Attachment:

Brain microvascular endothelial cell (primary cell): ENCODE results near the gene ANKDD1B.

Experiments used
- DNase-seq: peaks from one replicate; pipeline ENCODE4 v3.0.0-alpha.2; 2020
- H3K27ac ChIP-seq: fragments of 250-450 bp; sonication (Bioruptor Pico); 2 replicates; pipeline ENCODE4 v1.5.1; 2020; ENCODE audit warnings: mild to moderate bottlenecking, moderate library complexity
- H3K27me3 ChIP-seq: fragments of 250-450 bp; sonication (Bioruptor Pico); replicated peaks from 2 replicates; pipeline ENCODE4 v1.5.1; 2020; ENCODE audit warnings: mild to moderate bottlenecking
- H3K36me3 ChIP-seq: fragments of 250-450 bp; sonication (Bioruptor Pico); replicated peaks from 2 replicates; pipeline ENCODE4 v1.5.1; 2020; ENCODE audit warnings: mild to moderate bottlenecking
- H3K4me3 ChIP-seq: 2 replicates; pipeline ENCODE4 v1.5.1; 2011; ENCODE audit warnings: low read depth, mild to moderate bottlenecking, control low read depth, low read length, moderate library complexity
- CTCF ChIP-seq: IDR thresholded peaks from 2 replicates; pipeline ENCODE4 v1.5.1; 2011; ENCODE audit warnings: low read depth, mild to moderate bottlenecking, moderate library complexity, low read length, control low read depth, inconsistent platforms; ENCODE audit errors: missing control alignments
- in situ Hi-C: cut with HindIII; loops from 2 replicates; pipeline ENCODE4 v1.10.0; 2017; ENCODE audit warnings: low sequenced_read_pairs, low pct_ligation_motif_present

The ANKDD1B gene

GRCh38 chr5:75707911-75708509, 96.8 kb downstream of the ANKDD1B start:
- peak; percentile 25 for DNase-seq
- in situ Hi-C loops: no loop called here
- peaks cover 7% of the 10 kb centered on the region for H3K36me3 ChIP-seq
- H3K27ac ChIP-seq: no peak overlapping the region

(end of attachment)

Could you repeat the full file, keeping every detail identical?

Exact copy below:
Brain microvascular endothelial cell (primary cell): ENCODE results near the gene ANKDD1B.

Experiments used
- DNase-seq: peaks from one replicate; pipeline ENCODE4 v3.0.0-alpha.2; 2020
- H3K27ac ChIP-seq: fragments of 250-450 bp; sonication (Bioruptor Pico); 2 replicates; pipeline ENCODE4 v1.5.1; 2020; ENCODE audit warnings: mild to moderate bottlenecking, moderate library complexity
- H3K27me3 ChIP-seq: fragments of 250-450 bp; sonication (Bioruptor Pico); replicated peaks from 2 replicates; pipeline ENCODE4 v1.5.1; 2020; ENCODE audit warnings: mild to moderate bottlenecking
- H3K36me3 ChIP-seq: fragments of 250-450 bp; sonication (Bioruptor Pico); replicated peaks from 2 replicates; pipeline ENCODE4 v1.5.1; 2020; ENCODE audit warnings: mild to moderate bottlenecking
- H3K4me3 ChIP-seq: 2 replicates; pipeline ENCODE4 v1.5.1; 2011; ENCODE audit warnings: low read depth, mild to moderate bottlenecking, control low read depth, low read length, moderate library complexity
- CTCF ChIP-seq: IDR thresholded peaks from 2 replicates; pipeline ENCODE4 v1.5.1; 2011; ENCODE audit warnings: low read depth, mild to moderate bottlenecking, moderate library complexity, low read length, control low read depth, inconsistent platforms; ENCODE audit errors: missing control alignments
- in situ Hi-C: cut with HindIII; loops from 2 replicates; pipeline ENCODE4 v1.10.0; 2017; ENCODE audit warnings: low sequenced_read_pairs, low pct_ligation_motif_present

The ANKDD1B gene

GRCh38 chr5:75707911-75708509, 96.8 kb downstream of the ANKDD1B start:
- peak; percentile 25 for DNase-seq
- in situ Hi-C loops: no loop called here
- peaks cover 7% of the 10 kb centered on the region for H3K36me3 ChIP-seq
- H3K27ac ChIP-seq: no peak overlapping the region